A Light Touch

Cooking class highlights with Bonnie Stern, as promised:

Challah making and shaping
We’re using Jenny Stolz’s recipe, Bonnie’s grandmother, who had 11 children. She was famous for repeatedly winning top honours for her challah at the county fair. The prize? Enough flour to feed the family another year.

Should I make a three-, four-, five- or six-strand braid for challah? Bonnie gave us drawings and clear instructions, but it was Bonnie’s hands themselves that sorted out each of our challahs.

Shakshuka [eggs poached in spicy tomato sauce]
Her descriptive phrase above describes this dish perfectly. Shakshuka is one of Israel’s most popular dishes. Although it’s simple, Bonnie’s rendition shows a fine sensibility and requires restraint and a light touch. The sauce is a gentle cook-up of mashed tomatoes, not a homogeneous puree. The heat comes from harissa and the ancient flavour accent from cumin. Bonnie says she’s eaten versions of the dish from Jerusalem to Australia. Some break the eggs [Shakshuka means “all mixed up], but the dish is much more elegant following Bonnie’s technique, leaving the eggs undisturbed.

Soufflé rolls with smoked salmon
The foundation of this dish is classic soufflé: béchamel, separated eggs, beaten whites folded in to aerate. The mixture is cooked on a shallow tray and becomes a sheet of soufflé Once cooled, spread with mascarpone/sour scream/yogurt in the combination you prefer [we had mascarpone] and lay down some smoked salmon. The roll is then sliced to showcase the spiral filling.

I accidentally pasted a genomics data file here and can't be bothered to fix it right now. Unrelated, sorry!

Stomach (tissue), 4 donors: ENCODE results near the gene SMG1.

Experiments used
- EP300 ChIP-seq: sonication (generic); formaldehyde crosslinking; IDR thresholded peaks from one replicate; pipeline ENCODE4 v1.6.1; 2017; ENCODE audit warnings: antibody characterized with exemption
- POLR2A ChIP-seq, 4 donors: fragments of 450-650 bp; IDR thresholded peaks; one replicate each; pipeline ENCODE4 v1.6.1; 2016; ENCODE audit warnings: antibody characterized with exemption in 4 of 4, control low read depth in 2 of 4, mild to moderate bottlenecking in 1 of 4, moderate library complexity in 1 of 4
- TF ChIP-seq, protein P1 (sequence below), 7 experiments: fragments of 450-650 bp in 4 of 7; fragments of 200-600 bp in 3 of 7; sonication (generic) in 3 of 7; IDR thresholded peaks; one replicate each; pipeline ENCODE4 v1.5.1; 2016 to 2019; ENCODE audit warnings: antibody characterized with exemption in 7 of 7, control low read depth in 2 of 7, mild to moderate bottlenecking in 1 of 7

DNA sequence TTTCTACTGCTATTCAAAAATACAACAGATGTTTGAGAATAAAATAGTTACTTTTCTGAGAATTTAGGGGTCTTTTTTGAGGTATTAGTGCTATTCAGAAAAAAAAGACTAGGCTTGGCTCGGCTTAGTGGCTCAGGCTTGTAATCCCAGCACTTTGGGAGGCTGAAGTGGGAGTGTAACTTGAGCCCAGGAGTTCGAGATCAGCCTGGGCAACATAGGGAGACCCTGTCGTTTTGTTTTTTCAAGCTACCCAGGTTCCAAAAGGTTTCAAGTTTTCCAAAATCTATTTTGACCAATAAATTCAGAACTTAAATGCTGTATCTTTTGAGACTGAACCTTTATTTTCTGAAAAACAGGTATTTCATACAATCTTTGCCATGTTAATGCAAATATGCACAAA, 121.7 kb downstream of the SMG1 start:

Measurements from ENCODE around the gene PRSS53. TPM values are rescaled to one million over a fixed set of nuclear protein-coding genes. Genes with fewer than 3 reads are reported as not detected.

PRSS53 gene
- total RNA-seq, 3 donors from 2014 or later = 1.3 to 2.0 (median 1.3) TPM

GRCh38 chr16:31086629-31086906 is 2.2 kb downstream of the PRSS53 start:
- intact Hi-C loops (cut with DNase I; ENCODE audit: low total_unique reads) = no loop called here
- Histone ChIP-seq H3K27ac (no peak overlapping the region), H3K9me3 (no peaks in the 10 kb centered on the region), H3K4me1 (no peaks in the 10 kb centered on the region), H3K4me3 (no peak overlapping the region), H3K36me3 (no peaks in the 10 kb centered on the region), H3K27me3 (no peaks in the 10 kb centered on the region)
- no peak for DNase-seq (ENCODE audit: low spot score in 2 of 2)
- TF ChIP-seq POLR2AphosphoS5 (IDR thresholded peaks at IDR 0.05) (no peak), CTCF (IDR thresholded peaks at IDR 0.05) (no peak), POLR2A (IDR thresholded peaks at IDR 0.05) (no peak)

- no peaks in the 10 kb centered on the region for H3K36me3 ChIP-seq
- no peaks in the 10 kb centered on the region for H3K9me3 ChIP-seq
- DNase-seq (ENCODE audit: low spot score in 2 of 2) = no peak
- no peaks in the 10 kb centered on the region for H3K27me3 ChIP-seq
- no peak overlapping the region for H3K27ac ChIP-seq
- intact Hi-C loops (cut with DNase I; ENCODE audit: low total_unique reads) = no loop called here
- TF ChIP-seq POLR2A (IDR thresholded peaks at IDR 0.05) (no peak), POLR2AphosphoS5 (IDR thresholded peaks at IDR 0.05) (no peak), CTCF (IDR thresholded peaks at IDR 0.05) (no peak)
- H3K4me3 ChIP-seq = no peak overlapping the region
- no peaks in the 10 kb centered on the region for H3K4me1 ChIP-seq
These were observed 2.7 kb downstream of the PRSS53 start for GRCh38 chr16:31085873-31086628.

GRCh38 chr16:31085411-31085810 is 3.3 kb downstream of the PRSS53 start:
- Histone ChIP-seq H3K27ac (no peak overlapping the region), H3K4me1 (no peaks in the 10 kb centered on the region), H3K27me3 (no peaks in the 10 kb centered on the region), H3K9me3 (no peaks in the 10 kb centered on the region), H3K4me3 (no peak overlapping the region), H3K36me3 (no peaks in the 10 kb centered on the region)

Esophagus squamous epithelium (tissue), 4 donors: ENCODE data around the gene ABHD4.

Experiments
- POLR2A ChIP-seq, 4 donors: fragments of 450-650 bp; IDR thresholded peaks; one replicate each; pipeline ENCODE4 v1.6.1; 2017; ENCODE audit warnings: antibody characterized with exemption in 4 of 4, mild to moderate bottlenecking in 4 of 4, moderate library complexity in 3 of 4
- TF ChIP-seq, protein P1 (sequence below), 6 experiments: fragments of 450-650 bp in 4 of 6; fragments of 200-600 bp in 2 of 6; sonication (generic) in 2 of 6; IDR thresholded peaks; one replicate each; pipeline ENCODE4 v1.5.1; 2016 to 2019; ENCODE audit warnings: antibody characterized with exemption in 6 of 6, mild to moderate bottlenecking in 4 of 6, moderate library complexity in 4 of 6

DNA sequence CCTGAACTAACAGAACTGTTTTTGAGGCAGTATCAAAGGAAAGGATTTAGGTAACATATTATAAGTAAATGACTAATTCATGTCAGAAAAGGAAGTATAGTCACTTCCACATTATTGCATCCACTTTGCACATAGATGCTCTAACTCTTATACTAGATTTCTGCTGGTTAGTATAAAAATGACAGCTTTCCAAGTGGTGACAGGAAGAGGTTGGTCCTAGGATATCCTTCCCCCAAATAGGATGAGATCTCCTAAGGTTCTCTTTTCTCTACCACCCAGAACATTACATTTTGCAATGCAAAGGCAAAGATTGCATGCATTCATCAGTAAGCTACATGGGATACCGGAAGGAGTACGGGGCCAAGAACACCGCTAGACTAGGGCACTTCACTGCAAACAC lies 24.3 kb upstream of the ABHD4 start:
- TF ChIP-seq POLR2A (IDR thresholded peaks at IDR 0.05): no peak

Bonnie’s suggestions for substitute fillings: cold shrimp, crab salad, a hot seafood mix or even creamed broccoli.

French toast casserole
Bonnie calls this a cross between French toast and bread pudding. Nuff said. Except maybe a teasing mention of brown sugar and maple syrup.

On patriot maple syrup
A third of the students were expat Canadians, which made it interesting to hear one of them pipe up about how silly we are in our nationalistic zeal to make it sound like Canadian maple syrup is the best.

“Vermont produces great maple syrup,” he rightly points out. In terms of terroir, there can’t be that much difference between Vermont and Quebec maples.

But why self-deprecate? It was an odd little moment away from home. It’s impossible not to compare your destination to it, but really, we don’t need to pit an apple with an orange. Vive notre difference.